Explosions rocked airport in Yemen as new Yemeni government arrived from Saudi Arabia, killing at least 25 and injuring dozens more

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  • A huge explosion hit an airport in Aden, Yemen, minutes after a convoy carrying Yemen’s newly-sworn in cabinet government landed from Riyadh.  
  • No group has claimed responsibility for the attack but Yemen’s new government and the Saudi-led coaltion have charged Houthi-rebels with orchestrating the attack.
  • According to the Associated Press, at least 25 people were killed and 110 were wounded in the blast.
  • Many news channels captured the tragic moment live while reporting on the potential for a breakthrough in Yemen’s decade long civil war.
  • Visit Business Insider’s homepage for more stories.

A massive explosion rocked the airport in Aden, Yemen, early Wednesday, minutes after a plane landed from Saudi Arabia carrying members of Yemen’s newly formed cabinet.

According to the Associated Press, at least 25 people were killed and 110 were wounded in the blast.

In scenes broadcast live on several news channels, after the first explosion, civilians and security officers ran away as cameras panned out to the blast, while the politicians scurried away to safety. Images and videos from the blast show chaotic scenes in the aftermath, as well as a smoke and debris-filled airport with bodies strewn around inside terminals.

 

No government officials on the plane were hurt by the blast, per the AP report.

Yemeni Communication Minister Naguib al-Awg, a passenger on the plane, told the AP that the attacks may have been drone attacks, stating there were multiple.

“It would have been a disaster if the plane was bombed,” al-Awg said, claiming that the plane was the target and was scheduled to land earlier.

No group has claimed responsibility for the attack, but Yemen’s government has charged that Iran-backed Houthi rebels targeted the airport with ballistic missiles. Officials reported a second explosion near the presidential palace, where the new cabinet members were transferred after the first attack.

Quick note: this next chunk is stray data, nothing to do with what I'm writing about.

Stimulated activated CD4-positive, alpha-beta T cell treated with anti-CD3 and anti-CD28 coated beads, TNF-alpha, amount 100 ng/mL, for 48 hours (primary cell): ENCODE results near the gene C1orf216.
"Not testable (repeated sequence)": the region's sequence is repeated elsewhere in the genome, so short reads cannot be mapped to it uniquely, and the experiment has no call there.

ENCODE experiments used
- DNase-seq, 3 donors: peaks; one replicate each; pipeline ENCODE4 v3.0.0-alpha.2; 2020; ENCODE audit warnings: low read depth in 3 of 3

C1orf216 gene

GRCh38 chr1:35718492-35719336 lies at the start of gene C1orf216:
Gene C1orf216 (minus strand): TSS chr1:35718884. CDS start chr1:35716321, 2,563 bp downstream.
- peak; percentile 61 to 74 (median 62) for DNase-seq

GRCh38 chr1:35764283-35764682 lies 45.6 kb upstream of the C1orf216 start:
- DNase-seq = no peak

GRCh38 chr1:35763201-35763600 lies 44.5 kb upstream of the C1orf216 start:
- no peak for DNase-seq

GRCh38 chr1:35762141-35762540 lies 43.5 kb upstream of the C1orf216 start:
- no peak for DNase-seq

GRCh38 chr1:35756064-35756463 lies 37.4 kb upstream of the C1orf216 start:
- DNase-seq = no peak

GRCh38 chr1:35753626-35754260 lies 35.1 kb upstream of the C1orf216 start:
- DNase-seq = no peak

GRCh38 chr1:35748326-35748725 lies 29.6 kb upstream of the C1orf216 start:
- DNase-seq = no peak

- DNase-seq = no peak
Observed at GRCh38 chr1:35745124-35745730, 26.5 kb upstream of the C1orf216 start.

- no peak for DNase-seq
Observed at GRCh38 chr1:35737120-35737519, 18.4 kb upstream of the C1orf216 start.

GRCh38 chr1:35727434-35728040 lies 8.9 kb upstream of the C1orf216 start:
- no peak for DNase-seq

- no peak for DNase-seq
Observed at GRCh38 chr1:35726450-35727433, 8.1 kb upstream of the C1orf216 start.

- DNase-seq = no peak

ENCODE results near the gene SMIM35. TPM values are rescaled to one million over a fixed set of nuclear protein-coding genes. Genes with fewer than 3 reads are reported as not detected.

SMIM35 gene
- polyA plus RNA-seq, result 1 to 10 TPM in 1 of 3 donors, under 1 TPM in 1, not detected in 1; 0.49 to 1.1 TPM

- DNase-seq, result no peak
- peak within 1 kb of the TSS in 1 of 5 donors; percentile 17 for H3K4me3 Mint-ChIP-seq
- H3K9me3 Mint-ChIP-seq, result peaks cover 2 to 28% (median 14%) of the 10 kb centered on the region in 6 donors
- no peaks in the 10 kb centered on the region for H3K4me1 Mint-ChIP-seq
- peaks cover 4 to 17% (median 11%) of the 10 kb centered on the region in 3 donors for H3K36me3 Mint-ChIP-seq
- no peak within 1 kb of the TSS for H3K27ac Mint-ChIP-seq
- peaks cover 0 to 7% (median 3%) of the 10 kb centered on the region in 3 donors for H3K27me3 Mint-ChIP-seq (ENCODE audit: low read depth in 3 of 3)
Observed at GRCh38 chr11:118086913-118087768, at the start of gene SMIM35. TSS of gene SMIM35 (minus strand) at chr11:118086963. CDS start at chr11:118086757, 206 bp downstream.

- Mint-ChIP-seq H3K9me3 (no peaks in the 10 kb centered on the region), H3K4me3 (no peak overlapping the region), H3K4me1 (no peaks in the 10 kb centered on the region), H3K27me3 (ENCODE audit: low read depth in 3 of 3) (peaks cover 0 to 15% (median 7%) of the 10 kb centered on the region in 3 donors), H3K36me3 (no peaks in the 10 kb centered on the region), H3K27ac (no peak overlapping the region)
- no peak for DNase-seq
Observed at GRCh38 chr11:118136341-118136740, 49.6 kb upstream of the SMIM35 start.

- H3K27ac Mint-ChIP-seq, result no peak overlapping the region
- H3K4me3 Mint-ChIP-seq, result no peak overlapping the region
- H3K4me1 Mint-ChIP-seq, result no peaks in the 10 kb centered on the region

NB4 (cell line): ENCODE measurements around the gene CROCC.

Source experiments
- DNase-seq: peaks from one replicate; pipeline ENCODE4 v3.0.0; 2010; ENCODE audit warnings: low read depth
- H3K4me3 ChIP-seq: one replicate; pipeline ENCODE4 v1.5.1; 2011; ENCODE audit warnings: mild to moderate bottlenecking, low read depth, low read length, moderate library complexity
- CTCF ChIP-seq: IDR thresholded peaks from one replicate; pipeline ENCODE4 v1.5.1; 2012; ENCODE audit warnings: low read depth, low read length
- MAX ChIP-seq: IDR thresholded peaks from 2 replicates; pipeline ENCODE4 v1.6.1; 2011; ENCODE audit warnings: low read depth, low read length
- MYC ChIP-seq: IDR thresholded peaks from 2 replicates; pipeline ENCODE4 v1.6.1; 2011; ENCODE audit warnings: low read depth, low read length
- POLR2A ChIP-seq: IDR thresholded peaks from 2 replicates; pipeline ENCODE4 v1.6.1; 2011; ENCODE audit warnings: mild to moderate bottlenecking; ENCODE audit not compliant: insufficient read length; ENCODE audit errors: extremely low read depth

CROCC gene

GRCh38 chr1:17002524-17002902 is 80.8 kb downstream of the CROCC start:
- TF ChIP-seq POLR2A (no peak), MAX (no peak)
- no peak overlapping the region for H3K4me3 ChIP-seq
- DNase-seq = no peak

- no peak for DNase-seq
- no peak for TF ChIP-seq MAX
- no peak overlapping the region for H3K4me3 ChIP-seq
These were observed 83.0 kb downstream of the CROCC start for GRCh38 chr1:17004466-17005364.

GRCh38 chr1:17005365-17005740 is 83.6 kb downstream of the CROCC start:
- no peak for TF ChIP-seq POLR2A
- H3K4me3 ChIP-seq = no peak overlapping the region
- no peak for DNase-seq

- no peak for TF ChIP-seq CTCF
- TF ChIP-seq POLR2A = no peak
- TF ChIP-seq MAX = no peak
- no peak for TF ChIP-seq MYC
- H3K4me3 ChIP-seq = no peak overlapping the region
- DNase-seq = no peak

The announcement and introduction of a revitalized cabinet in Yemen potentially offered a new chance for collaboration between Yemeni President Abed Rabbo Mansour Hadi and separatists backed by the United Arab Emirates.

Throughout the course of the decade-long humanitarian crisis and war, which has gripped Yemen, Hadi’s government has at times sided with UAE-backed separatists and been supported by a US and Saudi-led military campaign, which has targeted Houthi rebels, who control swaths of Northern Yemen as well as the capital Sanaa. At least 233,000 Yemenis have been killed throughout the war from indirect and direct causes, according to the UN.

Several high-ranking Yemeni officials responded to the attack, as did humanitarian organizations on the ground in Aden, a highly disputed port city.

Yemeni Prime Minister Maeen Abdulmalik Saeed tweeted that he and his cabinet were unharmed, calling the attacks a “cowardly terrorist act.”

Health Minister Qasem Buhaibuh tweeted that at least 25 people were killed and 110 others were wounded, adding that many were seriously wounded.

Several humanitarian workers and journalists were killed in the blast.

The International Committee of the Red Cross said that three workers were killed in the Aden blast. “This is a tragic day for the ICRC and for the people of Yemen,” said Dominik Stillhart, ICRC’s director of operations.

Yemeni Belqees TV, a Yemeni news channel, said that reporter Adeeb al-Ganabi was killed in the airport blast, and Yemeni Information Minister Moammer al-Iryani added that at least 10 other journalists reporting on the historic arrival were wounded.

The Yemeni prime minister also tweeted a video after the attack, and said his government was in Aden “to stay.” 

After Houthi rebels took over Sanaa in 2014, Aden has largely been Hadi’s base. The plane carrying Yemen’s new cabinet was returning from Riyadh, where they were sworn in last week after striking a deal with the separatists. 

Yemen’s internationally recognized government has largely operated from Riyadh during the war, where cabinet members have been self-exiled.

The UN Secretary-General and several embassies issued statements condemning the attack as well.

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The day before Christmas eve saw largest number of travelers passing through airports since March

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Travellers wear facemasks at Miami International Airport on December 24, 2020, amid the coronavirus pandemic.